TV Show Review

TV Review: TRUE BLOOD: Season 6, Episode 6: Don’t You Feel Me

Carrie Preston Todd Lowe Dont You Feel Me

True Blood Don’t You Feel Me Review. True Blood: Season 6, Episode 6: Don’t You Feel Me was one of the best episodes of the season. It shockingly contained big kills and a grand revelation towards the end. Don’t You Feel Me also continued (since the show’s inception) the lapse in basic police procedures and come sense with Andy Bellefleur (Chris Bauer)’s storyline.

As I watched this episode, what screamed in my head was: why hasn’t Andy notified anybody that the bodies of his three daughters are in Bill Compton (Stephen Moyer)’s house? Why hasn’t he told his fellow officers, SWAT, CSI or made an anonymous phone call to the press? The room he found his three dead daughters in is a crime scene yet he hasn’t done nothing.

He has a eye witness, Adilyn Bellefleur (Bailey Noble), that saw his daughters killer yet has taken no official statement from her. He took no pictures of the bite marks on her neck made by Jessica Hamby (Deborah Ann Woll). He hasn’t put out a APB on Jessica Hamby for the murder of her daughters. Why? He tried to put out one when his daughters went missing.

Andy says he loves his daughters so why didn’t he return to the Bill’s house with the police force from the entire state to retrieve his daughters’ bodies after his one remaining daughter was safe? I know he is tragically inept but this defied belief: I recused my one daughter but I am going to leave the dead bodies of my other bodies on the floor in Bill’s living room. Doesn’t he want to bury them?

If Andy was afraid Bill would kill him if he returned, tell the state and other police departments what happened, what her found, and put out a warrant for the arrest of Bill and Jessica? Andy does nothing. His response made no sense.

Once he went to Bill’s house, Andy didn’t do anything remotely cop like. This is where True Blood always falls tragically short: all the cops on the show are idiots and nincompoops e.g Jason Stackhouse. The reality of True Blood suffers from it each and ever time. I know True Blood is more a dark comedy than a hard-nailed drama but even the pretense of real law enforcement on this show is not maintained.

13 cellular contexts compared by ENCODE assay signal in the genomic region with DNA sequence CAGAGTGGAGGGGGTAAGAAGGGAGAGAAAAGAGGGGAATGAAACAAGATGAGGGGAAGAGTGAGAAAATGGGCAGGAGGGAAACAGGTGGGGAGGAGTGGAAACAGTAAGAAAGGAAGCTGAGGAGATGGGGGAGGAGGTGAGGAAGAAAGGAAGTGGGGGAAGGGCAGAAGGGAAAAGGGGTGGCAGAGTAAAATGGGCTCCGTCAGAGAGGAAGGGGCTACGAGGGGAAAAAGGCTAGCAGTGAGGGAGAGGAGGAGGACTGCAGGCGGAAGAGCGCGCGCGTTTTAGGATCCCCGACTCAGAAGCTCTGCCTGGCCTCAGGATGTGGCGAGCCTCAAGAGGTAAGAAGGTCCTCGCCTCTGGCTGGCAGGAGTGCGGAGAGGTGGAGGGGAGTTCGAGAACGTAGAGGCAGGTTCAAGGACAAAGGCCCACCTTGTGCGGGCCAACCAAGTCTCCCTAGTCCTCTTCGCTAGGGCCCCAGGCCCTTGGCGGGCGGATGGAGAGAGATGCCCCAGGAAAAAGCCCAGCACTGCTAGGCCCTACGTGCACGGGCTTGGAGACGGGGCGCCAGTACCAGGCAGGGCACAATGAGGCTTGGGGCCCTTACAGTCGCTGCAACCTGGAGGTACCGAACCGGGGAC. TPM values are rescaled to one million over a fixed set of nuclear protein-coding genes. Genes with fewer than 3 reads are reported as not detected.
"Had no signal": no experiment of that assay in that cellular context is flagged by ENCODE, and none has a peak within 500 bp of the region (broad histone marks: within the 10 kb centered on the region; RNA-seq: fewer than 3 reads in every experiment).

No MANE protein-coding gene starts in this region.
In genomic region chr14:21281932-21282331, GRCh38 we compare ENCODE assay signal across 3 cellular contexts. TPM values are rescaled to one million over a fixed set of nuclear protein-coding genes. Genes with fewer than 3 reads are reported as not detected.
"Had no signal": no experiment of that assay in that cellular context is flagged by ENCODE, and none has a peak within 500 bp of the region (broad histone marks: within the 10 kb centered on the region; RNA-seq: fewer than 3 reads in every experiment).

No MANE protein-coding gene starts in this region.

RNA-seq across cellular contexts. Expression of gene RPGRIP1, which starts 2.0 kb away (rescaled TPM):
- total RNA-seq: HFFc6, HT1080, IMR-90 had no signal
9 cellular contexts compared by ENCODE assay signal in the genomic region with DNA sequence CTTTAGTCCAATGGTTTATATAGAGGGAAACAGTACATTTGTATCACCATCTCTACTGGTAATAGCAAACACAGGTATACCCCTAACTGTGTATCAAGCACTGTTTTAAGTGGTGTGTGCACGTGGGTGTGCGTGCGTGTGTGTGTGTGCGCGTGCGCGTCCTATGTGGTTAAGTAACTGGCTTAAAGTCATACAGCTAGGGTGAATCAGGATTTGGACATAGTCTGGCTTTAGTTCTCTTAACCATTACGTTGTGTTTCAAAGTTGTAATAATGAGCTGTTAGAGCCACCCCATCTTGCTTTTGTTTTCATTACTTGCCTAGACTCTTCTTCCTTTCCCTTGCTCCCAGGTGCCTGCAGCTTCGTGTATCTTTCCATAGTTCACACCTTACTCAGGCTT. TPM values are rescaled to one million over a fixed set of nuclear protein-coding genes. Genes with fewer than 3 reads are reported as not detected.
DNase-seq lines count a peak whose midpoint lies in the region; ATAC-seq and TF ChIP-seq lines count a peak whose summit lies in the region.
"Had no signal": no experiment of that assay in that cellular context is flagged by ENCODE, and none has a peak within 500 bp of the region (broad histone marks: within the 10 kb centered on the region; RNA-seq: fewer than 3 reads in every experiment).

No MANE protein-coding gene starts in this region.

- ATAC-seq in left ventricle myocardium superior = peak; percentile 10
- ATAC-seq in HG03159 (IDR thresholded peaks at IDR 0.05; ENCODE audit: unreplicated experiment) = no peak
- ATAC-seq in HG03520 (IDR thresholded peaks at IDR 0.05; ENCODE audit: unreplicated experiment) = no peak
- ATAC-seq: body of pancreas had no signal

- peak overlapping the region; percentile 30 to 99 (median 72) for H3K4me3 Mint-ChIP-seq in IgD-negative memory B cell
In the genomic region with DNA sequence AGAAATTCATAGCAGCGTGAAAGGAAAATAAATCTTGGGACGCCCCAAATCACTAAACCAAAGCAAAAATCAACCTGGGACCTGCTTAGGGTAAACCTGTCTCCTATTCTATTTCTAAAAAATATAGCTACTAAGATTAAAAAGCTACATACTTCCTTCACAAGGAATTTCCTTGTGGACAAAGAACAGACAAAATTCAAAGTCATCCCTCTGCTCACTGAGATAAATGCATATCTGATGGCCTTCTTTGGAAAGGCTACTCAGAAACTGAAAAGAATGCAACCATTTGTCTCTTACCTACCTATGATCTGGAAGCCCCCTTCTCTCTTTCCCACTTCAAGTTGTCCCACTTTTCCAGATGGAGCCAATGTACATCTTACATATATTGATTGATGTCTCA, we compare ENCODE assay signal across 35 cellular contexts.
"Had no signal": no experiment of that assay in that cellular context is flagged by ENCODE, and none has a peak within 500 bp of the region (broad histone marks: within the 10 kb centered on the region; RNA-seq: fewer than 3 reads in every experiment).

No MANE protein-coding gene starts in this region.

It is plot holes like the above that drive me crazy when it comes to this show and to Dexter: police procedure black holes, convenient omissions, and oversights that would never happen or be allowed to happen in real life.

The Mortal Kombat-like battle I thought might happen between Pam De Beaufort (Kristin Bauer van Straten) and Erik Northman (Alexander Skarsgård) didn’t happen but after being together for so long, I had a feeling it never would.

Like I said earlier, this was one of the best episodes of the season but they missed the cherry on the top (no pun intend) by not having Jessica have sex with the other vampire in front of everyone. Since Jessica made sure to tell him her name before leaving, I am sure they will meet again and that is when it will happen. When it does happen, it will not be as visual or as dramatically effectively as it would have been during this missed opportunity (The Borgias didn’t dare miss a similar opportunity when it presented itself during their third season).

Governor Truman Burrell (Arliss Howard) dying in Don’t You Feel Me was a great surprise and a foolish move by Bill Compton. With the public no afraid of vampires because of the True Blood shortage, Governor Burrell’s murder at the hands of a vampire will only make it worse (Bill didn’t disable the security cameras in the area and who else but a vampire could ripe off the head of a human bare handed [CSI will determine it was ripped off not cut off).

Terry Bellefleur (Todd Lowe)’s death was the most emotional of the episode. The viewer was rooting for Terry to finally be okay and for half a day, he was finally free of the demons of his past. The viewer has to wonder though if his death wouldn’t have been saved for the season finale if this season was not two episodes shorter than all the seasons that proceeded it.

Sookie Stackhouse (Anna Paquin) giving herself to Macklyn Warlow (Robert Kazinsky) was unforeseen but inline with her previous behavior. The introduction of Sookie becoming a hybrid Faerie/Vampire was a scintillating development but ultimately, why would she want to become the very thing that has brought so much pain into her life? Its a dubious decision, if she makes it, and one the viewer is looking forward to seeing (either way).

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About the author

Rollo Tomasi

A Political Science and MBA grad who started FilmBook during an eCommerce B-School course in 2008. Cinema and TV addict. Former writer at Empire Movies, Blogcritics, and Alternative Film Guide. In addition to writing for FilmBook, he also edits the copy published on the website, manages its writing staff, manages the back-end operations, site finances, its social network accounts, and works with publicists, actors, and companies on press coverage and promotions. He has also created and Trending

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